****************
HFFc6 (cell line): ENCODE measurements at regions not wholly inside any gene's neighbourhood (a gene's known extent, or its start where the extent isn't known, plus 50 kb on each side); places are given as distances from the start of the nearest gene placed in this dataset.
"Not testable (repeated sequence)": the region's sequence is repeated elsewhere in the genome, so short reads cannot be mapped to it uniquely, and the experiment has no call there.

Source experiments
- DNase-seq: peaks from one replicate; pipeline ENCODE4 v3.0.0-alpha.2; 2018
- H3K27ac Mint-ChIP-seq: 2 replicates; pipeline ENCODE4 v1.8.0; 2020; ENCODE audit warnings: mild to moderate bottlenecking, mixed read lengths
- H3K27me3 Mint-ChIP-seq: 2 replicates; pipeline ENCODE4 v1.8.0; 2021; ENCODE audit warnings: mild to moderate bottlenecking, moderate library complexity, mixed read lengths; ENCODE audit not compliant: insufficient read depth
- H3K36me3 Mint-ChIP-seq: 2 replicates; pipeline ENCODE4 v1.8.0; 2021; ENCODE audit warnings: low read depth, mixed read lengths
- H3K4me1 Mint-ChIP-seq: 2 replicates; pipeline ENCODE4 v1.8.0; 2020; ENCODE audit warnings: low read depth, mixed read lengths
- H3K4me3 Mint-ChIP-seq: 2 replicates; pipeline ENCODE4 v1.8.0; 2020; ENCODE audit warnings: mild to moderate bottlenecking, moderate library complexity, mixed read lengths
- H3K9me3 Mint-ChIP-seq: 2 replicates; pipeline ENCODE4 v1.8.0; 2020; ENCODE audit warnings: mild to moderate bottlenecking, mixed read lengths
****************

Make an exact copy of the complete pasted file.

HFFc6 (cell line): ENCODE measurements at regions not wholly inside any gene's neighbourhood (a gene's known extent, or its start where the extent isn't known, plus 50 kb on each side); places are given as distances from the start of the nearest gene placed in this dataset.
"Not testable (repeated sequence)": the region's sequence is repeated elsewhere in the genome, so short reads cannot be mapped to it uniquely, and the experiment has no call there.

Source experiments
- DNase-seq: peaks from one replicate; pipeline ENCODE4 v3.0.0-alpha.2; 2018
- H3K27ac Mint-ChIP-seq: 2 replicates; pipeline ENCODE4 v1.8.0; 2020; ENCODE audit warnings: mild to moderate bottlenecking, mixed read lengths
- H3K27me3 Mint-ChIP-seq: 2 replicates; pipeline ENCODE4 v1.8.0; 2021; ENCODE audit warnings: mild to moderate bottlenecking, moderate library complexity, mixed read lengths; ENCODE audit not compliant: insufficient read depth
- H3K36me3 Mint-ChIP-seq: 2 replicates; pipeline ENCODE4 v1.8.0; 2021; ENCODE audit warnings: low read depth, mixed read lengths
- H3K4me1 Mint-ChIP-seq: 2 replicates; pipeline ENCODE4 v1.8.0; 2020; ENCODE audit warnings: low read depth, mixed read lengths
- H3K4me3 Mint-ChIP-seq: 2 replicates; pipeline ENCODE4 v1.8.0; 2020; ENCODE audit warnings: mild to moderate bottlenecking, moderate library complexity, mixed read lengths
- H3K9me3 Mint-ChIP-seq: 2 replicates; pipeline ENCODE4 v1.8.0; 2020; ENCODE audit warnings: mild to moderate bottlenecking, mixed read lengths